3.    Take away as much as possible of the “fast” carbs. Burgers, pizzas, white bread, fries, and sushi make your blood sugar rush up and down like a roller coaster. Replace with pasta, veggies, beans, and eat mindfully. Stop eating before you get full.

4.    Use your body. Take a walk. Try to get a little exercise during the day – every day. A daily 30-minute walk can do wonders to your weight, your circulation, and to the hormones that regulate blood sugar, appetite, sleep, and loads of other things that make us feel better. Listen to the sounds of nature, like bird song or waves of the ocean.

Changing habits is a hard thing to do, but what could be more motivating than giving a new little person the best possible start in life. And remember that every little step counts. Try out what works for you, and I am sure you will notice the difference within weeks.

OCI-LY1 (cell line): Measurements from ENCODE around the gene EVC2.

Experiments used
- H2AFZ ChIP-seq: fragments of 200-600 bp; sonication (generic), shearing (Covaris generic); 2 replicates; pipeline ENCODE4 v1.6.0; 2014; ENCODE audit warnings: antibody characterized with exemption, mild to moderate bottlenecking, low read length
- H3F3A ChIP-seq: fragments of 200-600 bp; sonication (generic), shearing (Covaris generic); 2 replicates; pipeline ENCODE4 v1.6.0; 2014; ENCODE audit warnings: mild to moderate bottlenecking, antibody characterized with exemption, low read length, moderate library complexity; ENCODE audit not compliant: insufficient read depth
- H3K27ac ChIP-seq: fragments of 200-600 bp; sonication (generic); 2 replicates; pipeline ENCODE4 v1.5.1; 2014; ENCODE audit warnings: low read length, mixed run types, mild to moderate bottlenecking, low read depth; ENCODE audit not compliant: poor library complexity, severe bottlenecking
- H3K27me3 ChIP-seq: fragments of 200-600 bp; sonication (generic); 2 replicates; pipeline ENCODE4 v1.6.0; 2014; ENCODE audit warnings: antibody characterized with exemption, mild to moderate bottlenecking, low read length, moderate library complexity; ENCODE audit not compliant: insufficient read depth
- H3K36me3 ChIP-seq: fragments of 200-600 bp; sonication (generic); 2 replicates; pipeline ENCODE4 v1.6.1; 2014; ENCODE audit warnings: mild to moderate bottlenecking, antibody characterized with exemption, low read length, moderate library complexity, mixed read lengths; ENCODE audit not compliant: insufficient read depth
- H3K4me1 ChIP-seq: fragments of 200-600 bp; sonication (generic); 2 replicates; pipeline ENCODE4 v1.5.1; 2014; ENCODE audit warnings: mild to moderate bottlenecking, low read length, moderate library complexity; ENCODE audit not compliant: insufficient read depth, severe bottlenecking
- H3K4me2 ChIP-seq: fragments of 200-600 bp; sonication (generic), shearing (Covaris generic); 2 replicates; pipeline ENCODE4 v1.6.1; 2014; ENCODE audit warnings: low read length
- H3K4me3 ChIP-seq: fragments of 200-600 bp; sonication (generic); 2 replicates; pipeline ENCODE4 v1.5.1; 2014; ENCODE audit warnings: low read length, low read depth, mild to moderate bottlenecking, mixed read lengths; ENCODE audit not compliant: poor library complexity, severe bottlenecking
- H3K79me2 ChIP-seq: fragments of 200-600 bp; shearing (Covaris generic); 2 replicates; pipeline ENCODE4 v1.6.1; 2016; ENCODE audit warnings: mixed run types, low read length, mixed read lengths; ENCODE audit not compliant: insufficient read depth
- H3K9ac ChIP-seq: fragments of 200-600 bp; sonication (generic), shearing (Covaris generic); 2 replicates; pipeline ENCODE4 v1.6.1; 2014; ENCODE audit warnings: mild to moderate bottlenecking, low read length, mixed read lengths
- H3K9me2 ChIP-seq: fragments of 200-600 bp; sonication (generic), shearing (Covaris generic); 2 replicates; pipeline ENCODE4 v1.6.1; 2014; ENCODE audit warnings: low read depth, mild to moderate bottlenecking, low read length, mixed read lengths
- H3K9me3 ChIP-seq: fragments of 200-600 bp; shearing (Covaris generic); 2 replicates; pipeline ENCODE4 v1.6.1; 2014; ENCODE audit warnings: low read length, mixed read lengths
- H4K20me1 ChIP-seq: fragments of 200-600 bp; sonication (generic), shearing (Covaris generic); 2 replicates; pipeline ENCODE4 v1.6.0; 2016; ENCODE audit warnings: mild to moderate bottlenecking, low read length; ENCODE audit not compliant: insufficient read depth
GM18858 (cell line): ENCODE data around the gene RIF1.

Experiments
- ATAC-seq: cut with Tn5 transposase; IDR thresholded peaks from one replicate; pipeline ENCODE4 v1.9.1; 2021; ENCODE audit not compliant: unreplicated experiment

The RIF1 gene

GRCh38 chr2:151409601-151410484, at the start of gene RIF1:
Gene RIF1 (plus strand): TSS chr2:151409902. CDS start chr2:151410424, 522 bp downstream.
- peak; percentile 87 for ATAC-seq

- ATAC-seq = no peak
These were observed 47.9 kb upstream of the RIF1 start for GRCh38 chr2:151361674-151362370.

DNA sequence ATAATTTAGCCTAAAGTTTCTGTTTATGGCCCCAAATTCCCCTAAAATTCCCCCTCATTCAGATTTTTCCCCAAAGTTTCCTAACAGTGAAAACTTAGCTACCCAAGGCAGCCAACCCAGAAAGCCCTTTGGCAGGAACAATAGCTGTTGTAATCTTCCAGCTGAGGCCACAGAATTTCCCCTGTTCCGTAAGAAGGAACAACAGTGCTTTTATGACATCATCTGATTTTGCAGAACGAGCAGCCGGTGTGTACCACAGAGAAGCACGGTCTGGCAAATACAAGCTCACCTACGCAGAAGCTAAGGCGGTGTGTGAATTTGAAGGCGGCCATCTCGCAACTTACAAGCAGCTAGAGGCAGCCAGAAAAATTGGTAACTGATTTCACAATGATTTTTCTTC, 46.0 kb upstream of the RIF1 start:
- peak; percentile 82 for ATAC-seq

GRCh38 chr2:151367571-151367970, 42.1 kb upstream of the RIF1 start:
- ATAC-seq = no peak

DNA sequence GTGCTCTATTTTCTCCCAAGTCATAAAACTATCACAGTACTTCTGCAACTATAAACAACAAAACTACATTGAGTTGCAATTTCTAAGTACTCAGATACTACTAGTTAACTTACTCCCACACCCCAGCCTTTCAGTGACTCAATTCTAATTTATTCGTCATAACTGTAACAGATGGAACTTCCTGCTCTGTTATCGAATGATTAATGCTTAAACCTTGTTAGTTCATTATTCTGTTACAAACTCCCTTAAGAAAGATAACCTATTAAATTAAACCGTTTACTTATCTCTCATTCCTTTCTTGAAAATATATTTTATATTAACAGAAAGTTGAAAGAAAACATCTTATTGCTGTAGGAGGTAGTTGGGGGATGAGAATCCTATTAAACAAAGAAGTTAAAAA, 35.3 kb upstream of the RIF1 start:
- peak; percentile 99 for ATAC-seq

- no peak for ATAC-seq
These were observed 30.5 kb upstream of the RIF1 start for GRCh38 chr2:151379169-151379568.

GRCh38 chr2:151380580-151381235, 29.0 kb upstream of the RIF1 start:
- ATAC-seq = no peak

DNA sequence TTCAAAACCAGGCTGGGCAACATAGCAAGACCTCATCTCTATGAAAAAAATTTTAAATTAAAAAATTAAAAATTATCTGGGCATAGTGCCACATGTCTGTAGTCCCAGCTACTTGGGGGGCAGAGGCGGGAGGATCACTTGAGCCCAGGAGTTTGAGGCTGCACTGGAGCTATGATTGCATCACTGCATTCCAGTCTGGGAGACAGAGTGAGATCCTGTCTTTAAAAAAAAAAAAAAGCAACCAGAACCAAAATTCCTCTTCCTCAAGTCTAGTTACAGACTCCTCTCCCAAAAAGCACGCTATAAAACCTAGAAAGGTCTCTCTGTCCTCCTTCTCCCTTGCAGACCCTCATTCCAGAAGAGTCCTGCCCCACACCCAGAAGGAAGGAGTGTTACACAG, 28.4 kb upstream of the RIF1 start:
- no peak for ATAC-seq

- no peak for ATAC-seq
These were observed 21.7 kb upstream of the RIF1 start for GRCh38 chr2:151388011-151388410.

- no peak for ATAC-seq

And, by the way, the tips above work just as fine for the father-to-be – doing things together makes it so much easier!


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“Good Idea is a solution for better health.”

Dr. Ingrid Kohlstadt of Johns Hopkins University has taken a closer look at Good Idea and suggests both every day- and clinical applications for the mealtime beverage.